US living standards continue to crawl ahead, by half a cent in the dollar during the year to August 2018.
Official figures showed a 0.5% increase in real – in other words inflation-adjusted – weekly earnings over the 12-month period.
But only 0.2 percentage points of this resulted from hourly wage growth. The other 0.3 percentage points arose because of a 0.3% increase in the length of the average working week.
Jobs boom bought with stagnant real earnings
The sluggish improvement in real pay is the other side of the coin of America’s jobs miracle. Unemployment currently stands at 3.9% of the workforce, well below the definition of maximum employment thought to be used by America’s central bank, the Federal Reserve, of 4.5%.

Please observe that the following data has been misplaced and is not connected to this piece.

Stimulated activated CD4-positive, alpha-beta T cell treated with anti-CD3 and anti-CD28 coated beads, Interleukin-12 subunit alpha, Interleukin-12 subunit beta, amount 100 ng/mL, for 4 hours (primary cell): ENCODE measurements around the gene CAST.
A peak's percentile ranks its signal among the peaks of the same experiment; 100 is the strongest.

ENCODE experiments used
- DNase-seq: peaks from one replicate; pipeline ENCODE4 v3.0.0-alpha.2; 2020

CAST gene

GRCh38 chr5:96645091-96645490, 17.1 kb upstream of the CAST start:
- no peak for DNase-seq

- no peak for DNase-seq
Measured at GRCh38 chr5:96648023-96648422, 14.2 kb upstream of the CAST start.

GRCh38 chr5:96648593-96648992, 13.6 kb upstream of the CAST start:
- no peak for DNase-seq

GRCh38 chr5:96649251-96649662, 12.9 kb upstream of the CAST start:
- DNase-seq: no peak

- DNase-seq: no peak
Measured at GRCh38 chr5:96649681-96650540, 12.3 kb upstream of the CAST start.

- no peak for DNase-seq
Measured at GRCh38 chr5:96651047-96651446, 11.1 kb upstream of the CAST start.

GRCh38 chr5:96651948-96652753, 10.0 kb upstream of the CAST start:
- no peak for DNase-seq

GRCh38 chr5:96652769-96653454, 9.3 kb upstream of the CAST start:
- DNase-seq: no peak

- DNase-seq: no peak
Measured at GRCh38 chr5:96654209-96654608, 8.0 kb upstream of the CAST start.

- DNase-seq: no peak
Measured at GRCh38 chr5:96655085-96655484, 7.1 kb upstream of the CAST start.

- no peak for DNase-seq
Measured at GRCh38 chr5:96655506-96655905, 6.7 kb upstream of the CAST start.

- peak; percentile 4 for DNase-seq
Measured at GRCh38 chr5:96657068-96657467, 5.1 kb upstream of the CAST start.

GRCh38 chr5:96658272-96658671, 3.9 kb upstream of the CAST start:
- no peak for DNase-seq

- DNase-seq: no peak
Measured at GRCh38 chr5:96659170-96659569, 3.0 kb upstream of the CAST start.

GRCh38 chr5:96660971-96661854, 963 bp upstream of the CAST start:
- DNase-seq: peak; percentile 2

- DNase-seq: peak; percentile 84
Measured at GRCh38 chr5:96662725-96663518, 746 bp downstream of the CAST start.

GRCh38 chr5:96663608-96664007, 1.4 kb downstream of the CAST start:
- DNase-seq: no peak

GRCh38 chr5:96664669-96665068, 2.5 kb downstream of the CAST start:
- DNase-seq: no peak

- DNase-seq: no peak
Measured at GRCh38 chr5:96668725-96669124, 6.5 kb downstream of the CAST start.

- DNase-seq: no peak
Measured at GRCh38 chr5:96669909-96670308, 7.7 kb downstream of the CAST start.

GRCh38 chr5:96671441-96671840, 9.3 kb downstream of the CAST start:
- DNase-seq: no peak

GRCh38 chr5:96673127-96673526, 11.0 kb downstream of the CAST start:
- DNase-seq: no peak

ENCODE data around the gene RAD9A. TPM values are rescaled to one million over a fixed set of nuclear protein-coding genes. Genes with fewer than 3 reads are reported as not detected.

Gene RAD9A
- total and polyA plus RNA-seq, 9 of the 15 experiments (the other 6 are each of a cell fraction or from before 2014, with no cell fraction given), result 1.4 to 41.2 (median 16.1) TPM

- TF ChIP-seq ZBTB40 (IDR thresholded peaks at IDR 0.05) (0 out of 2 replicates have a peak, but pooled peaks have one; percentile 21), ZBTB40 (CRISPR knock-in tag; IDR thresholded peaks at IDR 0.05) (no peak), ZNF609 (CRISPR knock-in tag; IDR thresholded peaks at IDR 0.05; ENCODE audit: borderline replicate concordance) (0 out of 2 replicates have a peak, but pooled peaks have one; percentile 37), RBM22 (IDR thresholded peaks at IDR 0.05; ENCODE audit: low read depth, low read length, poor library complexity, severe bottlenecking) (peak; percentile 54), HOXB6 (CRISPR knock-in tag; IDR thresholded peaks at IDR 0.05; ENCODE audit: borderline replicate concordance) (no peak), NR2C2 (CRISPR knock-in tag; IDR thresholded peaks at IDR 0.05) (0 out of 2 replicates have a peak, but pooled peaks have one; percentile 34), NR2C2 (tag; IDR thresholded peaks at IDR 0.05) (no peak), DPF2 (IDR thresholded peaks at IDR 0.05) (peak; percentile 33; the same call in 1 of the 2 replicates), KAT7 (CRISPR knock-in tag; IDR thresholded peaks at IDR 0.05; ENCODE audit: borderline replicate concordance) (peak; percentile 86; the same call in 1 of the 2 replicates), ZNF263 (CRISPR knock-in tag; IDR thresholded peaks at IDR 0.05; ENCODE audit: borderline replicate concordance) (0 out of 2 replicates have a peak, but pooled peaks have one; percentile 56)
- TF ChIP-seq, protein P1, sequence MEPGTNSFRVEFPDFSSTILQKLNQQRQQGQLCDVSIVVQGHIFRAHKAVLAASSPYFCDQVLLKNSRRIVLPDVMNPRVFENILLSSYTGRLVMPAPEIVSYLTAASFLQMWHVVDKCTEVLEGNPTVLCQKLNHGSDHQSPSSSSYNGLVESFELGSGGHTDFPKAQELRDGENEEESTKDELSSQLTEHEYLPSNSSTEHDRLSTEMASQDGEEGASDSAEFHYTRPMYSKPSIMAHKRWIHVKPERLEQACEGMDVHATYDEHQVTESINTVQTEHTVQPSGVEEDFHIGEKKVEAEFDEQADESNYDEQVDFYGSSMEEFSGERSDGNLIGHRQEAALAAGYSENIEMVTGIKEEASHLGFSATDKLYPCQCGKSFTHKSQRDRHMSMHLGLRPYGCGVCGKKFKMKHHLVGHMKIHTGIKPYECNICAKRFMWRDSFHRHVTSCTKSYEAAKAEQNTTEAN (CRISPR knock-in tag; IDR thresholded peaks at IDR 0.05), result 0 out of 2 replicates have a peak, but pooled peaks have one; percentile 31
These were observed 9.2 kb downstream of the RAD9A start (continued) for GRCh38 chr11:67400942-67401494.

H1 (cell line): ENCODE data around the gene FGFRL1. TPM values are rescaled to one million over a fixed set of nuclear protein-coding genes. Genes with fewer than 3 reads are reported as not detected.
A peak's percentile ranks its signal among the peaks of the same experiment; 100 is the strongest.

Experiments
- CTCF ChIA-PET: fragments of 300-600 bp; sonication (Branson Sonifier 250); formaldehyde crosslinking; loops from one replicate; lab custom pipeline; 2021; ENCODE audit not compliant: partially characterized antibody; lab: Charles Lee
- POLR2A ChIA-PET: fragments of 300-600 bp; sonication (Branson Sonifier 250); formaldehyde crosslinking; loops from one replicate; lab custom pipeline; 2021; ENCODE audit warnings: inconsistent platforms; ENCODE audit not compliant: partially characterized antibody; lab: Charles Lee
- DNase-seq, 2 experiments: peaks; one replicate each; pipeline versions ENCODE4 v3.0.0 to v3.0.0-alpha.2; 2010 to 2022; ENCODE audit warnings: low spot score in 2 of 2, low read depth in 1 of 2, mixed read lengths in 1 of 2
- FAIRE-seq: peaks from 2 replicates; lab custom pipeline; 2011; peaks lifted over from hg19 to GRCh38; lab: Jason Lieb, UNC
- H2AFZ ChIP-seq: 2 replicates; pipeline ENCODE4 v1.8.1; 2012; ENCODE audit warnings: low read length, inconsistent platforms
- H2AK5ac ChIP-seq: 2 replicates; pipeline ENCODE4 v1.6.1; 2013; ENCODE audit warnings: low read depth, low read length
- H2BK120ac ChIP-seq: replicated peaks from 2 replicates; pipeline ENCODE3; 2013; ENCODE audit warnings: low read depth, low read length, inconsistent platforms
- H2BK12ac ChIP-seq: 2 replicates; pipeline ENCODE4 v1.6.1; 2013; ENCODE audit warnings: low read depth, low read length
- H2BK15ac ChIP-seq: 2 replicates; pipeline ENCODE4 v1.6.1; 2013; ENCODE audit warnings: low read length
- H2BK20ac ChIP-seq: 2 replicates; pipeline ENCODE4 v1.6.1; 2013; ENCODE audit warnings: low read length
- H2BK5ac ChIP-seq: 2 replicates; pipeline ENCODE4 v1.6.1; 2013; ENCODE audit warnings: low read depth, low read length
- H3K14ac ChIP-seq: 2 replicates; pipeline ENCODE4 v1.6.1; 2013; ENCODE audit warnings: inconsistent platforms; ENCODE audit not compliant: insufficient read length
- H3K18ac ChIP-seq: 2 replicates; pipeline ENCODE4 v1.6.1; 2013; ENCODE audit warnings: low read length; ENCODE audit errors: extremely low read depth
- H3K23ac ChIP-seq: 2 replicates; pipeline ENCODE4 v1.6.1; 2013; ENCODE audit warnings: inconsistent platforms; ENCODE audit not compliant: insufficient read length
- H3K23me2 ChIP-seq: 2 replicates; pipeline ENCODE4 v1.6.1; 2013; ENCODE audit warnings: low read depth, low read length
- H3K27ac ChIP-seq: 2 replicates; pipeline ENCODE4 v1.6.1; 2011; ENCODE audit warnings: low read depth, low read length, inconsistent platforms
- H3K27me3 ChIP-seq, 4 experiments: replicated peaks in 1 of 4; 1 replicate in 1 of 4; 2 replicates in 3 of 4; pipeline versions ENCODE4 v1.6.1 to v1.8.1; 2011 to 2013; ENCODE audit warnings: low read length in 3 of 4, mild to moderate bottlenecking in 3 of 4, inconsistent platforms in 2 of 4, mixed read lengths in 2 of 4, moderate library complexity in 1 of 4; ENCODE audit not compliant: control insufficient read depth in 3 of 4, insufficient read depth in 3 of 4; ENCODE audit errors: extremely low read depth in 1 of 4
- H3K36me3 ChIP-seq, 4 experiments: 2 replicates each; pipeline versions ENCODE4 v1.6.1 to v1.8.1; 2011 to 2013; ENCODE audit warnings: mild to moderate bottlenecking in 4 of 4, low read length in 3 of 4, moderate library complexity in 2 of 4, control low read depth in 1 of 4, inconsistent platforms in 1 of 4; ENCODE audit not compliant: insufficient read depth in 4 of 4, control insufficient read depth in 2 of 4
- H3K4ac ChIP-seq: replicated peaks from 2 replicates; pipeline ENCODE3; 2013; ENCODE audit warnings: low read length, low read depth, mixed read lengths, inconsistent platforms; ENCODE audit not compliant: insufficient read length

Current labour-market buoyancy is reminiscent of the pre-crisis employment boom, when the Fed chairman Alan Greenspan said that any American who wanted a job could have two of them.
But in order to price themselves into work, Americans have had to accept stagnant or even falling real wages.
These latest figures, from the Bureau of Labor Statistics, contain a sub-set covering production workers and what are known as non-supervisory employees, those without any responsibility for other employees. Here, real average hourly earnings were unchanged between July and August, seasonally adjusted.